Major Compositions and Manufacturing Processes of Car Rims

Car RimsMany consider rims and wheels as one and the same, often interchanging the two terms in conversations. But, believe it or not, these two are different from each other even though they have similar basic functions.

In general, a rim is part of the wheel – the outermost edge where the tire rests. It is the durable metal material, which is mostly made of steel and alloy. When you combine rims with tires, then the object becomes a wheel. You cannot refer to rims as wheels unless you put tires on it.

The Making of Rims

One of the most common rim-making methods is flow forming. This hybrid process stretches and forms low-pressure cast block using heat and high-pressure rollers to shape into a rim. Another method is forging. The website FuchsfelgeUSA.com explains that in a standard forging process, manufacturers use a tremendous amount of heat and pressure to crush and shape a metal cast block.

There is also the casting method, which either uses gravity or pressure. Gravity casting simply pours molten metal in a mold, while pressure casting uses force to push the molten metal in the mold, giving the rim higher density and strength.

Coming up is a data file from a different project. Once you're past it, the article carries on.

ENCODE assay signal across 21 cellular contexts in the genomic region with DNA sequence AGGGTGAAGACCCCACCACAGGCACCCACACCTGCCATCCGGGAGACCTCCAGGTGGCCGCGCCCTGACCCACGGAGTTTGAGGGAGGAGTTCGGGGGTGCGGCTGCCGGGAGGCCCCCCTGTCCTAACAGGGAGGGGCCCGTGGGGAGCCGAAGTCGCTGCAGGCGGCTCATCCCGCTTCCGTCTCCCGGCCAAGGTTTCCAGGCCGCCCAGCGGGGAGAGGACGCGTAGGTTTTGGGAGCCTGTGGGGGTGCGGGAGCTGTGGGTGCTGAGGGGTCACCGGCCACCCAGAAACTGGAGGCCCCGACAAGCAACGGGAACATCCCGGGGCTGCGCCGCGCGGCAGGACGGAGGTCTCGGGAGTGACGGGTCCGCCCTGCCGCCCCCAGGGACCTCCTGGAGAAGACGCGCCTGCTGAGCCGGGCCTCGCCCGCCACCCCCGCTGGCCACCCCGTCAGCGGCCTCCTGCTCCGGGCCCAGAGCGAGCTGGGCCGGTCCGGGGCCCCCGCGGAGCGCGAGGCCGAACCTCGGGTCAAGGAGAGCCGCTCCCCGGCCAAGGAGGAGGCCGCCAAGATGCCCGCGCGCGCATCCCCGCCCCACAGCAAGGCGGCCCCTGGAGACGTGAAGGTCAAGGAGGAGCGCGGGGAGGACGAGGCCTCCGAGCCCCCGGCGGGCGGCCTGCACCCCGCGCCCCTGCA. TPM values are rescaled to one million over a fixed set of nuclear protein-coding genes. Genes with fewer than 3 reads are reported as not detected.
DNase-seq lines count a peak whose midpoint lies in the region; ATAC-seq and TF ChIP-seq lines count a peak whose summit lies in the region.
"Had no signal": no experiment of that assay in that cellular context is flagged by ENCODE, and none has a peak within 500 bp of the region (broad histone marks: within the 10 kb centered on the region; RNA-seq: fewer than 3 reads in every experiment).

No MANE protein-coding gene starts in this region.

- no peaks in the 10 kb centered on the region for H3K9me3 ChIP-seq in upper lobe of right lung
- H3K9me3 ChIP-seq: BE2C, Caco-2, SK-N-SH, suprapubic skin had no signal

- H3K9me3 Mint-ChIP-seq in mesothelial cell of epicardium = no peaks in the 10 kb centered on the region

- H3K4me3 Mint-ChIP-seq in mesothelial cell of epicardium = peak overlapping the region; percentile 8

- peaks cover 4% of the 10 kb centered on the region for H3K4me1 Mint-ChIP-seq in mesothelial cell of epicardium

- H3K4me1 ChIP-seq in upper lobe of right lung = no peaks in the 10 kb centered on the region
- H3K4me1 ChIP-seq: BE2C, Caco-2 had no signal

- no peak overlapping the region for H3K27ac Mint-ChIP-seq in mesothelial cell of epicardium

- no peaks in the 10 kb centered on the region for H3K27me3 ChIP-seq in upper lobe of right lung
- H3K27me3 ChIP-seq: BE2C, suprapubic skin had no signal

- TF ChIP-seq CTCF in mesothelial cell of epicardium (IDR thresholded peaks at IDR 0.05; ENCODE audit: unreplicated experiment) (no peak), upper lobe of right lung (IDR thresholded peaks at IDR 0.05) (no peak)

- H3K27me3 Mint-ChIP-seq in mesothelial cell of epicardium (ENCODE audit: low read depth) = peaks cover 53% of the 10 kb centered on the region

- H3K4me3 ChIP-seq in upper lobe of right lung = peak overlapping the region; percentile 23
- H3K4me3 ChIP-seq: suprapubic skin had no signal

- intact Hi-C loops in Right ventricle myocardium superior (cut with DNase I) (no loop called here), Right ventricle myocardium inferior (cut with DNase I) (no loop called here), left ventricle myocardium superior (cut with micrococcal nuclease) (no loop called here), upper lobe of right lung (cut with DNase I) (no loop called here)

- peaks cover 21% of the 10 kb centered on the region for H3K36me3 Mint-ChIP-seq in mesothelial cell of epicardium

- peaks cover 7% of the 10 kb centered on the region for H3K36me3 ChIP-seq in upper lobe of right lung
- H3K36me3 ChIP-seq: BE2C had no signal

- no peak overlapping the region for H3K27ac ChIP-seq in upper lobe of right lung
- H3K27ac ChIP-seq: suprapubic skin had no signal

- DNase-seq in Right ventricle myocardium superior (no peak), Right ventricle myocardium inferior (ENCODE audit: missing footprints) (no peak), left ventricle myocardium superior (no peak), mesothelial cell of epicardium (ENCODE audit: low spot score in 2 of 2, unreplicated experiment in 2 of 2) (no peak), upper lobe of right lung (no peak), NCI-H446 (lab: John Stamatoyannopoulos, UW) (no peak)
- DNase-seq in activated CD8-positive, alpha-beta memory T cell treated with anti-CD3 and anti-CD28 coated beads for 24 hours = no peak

Common Rim Materials

Inarguably the most durable material for rims, steel features sufficient strength and weight that makes it ideal for car rims. Unlike aluminum and alloy, it doesn’t easily dent or break. But, steel rims are not ideal for car owners who are looking to add appeal in their car.

Some manufacturers nowadays address this downside by creating a tin-made thin overlay. Chrome-clad rims are common on trucks, which require durable wheels, and the chrome plate adds style to the car.

Aluminum alloy rims, meanwhile, are a mix of aluminum and nickel. Their weight and strength mainly rely on the proportion of the metals. The rim weighs lighter with less nickel, but it is more pliable to dents in an impact. Too much nickel, however, can make the material brittle and more prone to cracking.

In purchasing rims, make sure their making-method and composition fit your needs and the car’s specifications.